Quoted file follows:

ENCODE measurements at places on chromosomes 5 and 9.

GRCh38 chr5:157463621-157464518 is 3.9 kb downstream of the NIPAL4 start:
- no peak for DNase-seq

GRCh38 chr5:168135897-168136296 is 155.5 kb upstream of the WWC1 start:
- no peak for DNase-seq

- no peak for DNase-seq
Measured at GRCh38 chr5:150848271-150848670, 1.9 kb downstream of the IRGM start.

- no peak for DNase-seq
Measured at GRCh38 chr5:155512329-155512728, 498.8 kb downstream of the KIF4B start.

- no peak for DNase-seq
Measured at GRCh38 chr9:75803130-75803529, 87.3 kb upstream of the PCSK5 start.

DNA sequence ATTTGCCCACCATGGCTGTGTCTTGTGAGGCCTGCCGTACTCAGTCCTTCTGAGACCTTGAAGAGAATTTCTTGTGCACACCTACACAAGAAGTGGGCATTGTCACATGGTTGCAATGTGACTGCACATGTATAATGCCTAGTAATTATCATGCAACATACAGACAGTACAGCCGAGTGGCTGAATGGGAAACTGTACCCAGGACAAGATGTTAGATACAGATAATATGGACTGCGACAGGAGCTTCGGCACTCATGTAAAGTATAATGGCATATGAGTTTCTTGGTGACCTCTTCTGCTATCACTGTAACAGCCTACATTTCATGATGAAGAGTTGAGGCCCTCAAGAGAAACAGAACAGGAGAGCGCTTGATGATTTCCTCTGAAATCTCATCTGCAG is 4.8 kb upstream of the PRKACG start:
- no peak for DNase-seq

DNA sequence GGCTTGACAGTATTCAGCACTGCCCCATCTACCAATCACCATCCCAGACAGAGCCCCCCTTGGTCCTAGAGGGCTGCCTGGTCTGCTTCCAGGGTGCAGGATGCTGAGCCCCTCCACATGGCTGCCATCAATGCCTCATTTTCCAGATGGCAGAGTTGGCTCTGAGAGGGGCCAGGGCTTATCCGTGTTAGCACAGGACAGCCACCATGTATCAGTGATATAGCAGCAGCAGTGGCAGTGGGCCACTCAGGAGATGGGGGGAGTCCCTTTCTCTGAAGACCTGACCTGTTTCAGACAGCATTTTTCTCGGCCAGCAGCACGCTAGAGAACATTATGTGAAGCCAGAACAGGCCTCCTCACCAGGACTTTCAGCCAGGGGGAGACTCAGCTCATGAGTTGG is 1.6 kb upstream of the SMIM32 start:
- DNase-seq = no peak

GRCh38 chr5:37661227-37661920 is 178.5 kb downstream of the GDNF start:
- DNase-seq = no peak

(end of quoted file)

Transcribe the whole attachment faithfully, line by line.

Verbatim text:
ENCODE measurements at places on chromosomes 5 and 9.

GRCh38 chr5:157463621-157464518 is 3.9 kb downstream of the NIPAL4 start:
- no peak for DNase-seq

GRCh38 chr5:168135897-168136296 is 155.5 kb upstream of the WWC1 start:
- no peak for DNase-seq

- no peak for DNase-seq
Measured at GRCh38 chr5:150848271-150848670, 1.9 kb downstream of the IRGM start.

- no peak for DNase-seq
Measured at GRCh38 chr5:155512329-155512728, 498.8 kb downstream of the KIF4B start.

- no peak for DNase-seq
Measured at GRCh38 chr9:75803130-75803529, 87.3 kb upstream of the PCSK5 start.

DNA sequence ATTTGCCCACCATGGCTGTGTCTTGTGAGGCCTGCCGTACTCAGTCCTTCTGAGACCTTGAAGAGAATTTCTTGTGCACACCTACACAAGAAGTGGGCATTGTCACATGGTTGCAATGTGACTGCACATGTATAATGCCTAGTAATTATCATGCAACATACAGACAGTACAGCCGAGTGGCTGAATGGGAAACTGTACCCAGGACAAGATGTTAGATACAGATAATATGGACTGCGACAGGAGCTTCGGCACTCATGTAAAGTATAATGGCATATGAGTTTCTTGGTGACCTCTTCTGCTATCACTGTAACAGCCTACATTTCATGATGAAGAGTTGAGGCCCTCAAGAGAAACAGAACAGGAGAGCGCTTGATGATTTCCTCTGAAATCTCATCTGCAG is 4.8 kb upstream of the PRKACG start:
- no peak for DNase-seq

DNA sequence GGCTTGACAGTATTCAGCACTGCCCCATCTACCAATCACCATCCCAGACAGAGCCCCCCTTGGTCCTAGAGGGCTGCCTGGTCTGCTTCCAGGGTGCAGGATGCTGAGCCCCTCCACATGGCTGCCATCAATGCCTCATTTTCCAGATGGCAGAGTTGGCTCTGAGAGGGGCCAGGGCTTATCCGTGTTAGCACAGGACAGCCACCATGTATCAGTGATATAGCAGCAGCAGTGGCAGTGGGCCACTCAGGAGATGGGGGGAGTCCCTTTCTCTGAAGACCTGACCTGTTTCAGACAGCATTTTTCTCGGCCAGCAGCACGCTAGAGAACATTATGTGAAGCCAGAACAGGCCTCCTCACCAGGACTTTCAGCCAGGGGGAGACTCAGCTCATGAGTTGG is 1.6 kb upstream of the SMIM32 start:
- DNase-seq = no peak

GRCh38 chr5:37661227-37661920 is 178.5 kb downstream of the GDNF start:
- DNase-seq = no peak